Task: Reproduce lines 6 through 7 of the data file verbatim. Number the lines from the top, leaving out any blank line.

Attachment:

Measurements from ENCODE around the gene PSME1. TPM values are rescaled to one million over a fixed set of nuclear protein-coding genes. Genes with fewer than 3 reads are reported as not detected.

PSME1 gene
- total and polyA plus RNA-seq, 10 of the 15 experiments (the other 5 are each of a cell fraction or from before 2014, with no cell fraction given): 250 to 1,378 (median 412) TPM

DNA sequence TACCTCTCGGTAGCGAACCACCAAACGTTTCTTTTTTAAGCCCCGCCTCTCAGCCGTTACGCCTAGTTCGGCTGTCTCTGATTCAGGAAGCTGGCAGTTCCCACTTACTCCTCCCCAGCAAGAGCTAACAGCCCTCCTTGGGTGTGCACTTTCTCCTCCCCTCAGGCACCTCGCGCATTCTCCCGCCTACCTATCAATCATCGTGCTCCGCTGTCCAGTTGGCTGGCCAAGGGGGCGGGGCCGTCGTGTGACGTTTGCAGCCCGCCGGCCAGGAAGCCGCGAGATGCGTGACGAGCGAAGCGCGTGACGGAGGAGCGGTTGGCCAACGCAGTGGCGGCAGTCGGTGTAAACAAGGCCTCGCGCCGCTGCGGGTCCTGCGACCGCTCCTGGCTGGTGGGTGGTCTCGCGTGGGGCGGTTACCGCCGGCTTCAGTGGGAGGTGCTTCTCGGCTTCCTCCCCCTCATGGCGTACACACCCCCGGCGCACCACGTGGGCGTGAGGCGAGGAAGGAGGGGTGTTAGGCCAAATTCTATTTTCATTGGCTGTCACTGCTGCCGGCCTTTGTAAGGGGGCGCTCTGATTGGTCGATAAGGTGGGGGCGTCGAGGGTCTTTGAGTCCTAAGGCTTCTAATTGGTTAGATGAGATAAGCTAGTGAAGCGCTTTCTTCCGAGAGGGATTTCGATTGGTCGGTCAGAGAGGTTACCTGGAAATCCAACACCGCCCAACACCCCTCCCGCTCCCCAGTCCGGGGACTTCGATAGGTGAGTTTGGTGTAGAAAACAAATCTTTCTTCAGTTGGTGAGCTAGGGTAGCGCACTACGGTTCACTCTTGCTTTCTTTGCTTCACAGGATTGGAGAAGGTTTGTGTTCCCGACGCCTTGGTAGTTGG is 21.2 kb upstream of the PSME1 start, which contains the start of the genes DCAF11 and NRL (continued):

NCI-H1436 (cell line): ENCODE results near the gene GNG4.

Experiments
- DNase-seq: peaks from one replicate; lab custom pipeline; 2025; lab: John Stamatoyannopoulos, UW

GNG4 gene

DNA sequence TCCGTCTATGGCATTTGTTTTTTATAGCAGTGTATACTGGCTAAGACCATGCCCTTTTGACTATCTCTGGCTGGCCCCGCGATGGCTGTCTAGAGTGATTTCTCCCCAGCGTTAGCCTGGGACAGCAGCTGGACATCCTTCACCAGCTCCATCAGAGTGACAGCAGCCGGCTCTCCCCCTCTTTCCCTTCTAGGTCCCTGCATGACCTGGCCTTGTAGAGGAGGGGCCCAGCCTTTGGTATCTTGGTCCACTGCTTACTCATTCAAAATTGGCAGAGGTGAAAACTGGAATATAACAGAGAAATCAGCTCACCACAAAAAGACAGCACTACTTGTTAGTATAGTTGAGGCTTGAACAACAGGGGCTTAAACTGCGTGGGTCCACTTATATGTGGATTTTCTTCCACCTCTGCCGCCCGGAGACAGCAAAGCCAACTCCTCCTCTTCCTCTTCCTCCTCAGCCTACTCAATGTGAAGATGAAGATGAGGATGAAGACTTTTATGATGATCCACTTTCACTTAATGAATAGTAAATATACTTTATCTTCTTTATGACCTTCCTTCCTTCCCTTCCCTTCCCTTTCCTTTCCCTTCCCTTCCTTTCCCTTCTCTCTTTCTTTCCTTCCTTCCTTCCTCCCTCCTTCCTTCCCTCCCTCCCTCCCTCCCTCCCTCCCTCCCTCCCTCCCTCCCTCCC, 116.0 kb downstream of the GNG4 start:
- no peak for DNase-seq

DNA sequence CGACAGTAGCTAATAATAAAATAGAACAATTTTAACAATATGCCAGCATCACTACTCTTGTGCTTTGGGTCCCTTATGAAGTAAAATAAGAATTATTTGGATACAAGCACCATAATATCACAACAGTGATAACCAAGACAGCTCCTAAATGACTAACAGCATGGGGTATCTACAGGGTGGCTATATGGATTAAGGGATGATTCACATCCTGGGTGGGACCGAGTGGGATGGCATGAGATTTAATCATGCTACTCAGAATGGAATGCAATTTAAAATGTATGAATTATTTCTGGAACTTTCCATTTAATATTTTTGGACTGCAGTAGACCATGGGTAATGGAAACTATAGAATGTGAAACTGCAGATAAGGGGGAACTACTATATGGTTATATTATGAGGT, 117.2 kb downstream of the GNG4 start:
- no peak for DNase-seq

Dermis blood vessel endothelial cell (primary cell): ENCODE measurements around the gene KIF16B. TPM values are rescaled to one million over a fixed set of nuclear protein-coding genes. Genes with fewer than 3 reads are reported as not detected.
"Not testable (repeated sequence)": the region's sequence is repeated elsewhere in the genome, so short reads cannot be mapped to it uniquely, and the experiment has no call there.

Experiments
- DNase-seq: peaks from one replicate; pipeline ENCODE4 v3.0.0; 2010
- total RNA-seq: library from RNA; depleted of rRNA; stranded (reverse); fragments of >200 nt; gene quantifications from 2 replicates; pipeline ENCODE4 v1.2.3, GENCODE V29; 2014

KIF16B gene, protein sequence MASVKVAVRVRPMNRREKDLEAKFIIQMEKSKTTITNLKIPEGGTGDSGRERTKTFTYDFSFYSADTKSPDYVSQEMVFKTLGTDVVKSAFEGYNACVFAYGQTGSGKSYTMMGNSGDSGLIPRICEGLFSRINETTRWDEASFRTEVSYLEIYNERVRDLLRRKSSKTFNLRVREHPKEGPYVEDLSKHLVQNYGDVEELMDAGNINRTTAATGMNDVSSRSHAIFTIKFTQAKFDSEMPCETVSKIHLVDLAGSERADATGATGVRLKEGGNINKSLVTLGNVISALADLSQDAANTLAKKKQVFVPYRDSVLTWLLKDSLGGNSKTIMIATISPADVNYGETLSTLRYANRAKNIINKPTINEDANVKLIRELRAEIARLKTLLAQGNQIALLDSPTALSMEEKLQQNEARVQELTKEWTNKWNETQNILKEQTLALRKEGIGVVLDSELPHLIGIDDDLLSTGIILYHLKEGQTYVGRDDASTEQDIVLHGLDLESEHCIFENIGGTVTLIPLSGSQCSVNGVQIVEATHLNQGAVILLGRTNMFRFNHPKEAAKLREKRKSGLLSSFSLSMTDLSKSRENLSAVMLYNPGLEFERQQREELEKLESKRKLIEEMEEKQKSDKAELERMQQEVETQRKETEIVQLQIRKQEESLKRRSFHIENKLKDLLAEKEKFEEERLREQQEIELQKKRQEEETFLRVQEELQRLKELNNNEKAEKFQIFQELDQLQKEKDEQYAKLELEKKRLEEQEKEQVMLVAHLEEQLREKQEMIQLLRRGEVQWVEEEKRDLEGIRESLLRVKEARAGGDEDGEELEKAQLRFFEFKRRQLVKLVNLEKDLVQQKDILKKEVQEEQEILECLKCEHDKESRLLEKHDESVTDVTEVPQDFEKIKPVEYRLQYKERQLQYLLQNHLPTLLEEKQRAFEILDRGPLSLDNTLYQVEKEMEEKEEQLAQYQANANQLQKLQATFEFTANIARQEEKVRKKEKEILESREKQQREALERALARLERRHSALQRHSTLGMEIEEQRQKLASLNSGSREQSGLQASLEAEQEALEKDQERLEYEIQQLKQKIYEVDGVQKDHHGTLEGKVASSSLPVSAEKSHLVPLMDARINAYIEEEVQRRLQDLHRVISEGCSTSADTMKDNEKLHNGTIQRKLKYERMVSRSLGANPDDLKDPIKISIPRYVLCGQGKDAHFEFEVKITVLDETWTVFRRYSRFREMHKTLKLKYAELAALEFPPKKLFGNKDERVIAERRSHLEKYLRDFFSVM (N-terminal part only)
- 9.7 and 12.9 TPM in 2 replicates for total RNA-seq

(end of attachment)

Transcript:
Experiments
- DNase-seq: peaks from one replicate; lab custom pipeline; 2025; lab: John Stamatoyannopoulos, UW